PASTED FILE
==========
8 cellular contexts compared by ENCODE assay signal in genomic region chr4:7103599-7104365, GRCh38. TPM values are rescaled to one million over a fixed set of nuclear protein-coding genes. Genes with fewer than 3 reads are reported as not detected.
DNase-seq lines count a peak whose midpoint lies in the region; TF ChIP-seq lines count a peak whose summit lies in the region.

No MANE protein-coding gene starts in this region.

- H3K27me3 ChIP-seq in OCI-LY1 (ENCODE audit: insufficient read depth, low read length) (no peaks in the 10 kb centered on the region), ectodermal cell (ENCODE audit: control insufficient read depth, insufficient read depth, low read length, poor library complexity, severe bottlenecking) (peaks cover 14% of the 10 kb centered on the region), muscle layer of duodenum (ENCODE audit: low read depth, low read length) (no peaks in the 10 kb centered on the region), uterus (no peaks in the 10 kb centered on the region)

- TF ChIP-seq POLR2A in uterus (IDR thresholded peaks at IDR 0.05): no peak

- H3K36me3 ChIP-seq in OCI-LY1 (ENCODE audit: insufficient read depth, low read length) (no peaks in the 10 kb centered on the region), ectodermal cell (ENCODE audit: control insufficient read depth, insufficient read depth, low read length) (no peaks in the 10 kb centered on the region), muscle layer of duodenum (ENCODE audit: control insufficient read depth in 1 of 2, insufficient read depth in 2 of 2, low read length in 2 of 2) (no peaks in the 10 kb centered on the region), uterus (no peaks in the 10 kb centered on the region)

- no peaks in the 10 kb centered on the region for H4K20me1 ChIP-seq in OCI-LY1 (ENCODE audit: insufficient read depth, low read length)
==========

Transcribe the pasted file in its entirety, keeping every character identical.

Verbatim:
8 cellular contexts compared by ENCODE assay signal in genomic region chr4:7103599-7104365, GRCh38. TPM values are rescaled to one million over a fixed set of nuclear protein-coding genes. Genes with fewer than 3 reads are reported as not detected.
DNase-seq lines count a peak whose midpoint lies in the region; TF ChIP-seq lines count a peak whose summit lies in the region.

No MANE protein-coding gene starts in this region.

- H3K27me3 ChIP-seq in OCI-LY1 (ENCODE audit: insufficient read depth, low read length) (no peaks in the 10 kb centered on the region), ectodermal cell (ENCODE audit: control insufficient read depth, insufficient read depth, low read length, poor library complexity, severe bottlenecking) (peaks cover 14% of the 10 kb centered on the region), muscle layer of duodenum (ENCODE audit: low read depth, low read length) (no peaks in the 10 kb centered on the region), uterus (no peaks in the 10 kb centered on the region)

- TF ChIP-seq POLR2A in uterus (IDR thresholded peaks at IDR 0.05): no peak

- H3K36me3 ChIP-seq in OCI-LY1 (ENCODE audit: insufficient read depth, low read length) (no peaks in the 10 kb centered on the region), ectodermal cell (ENCODE audit: control insufficient read depth, insufficient read depth, low read length) (no peaks in the 10 kb centered on the region), muscle layer of duodenum (ENCODE audit: control insufficient read depth in 1 of 2, insufficient read depth in 2 of 2, low read length in 2 of 2) (no peaks in the 10 kb centered on the region), uterus (no peaks in the 10 kb centered on the region)

- no peaks in the 10 kb centered on the region for H4K20me1 ChIP-seq in OCI-LY1 (ENCODE audit: insufficient read depth, low read length)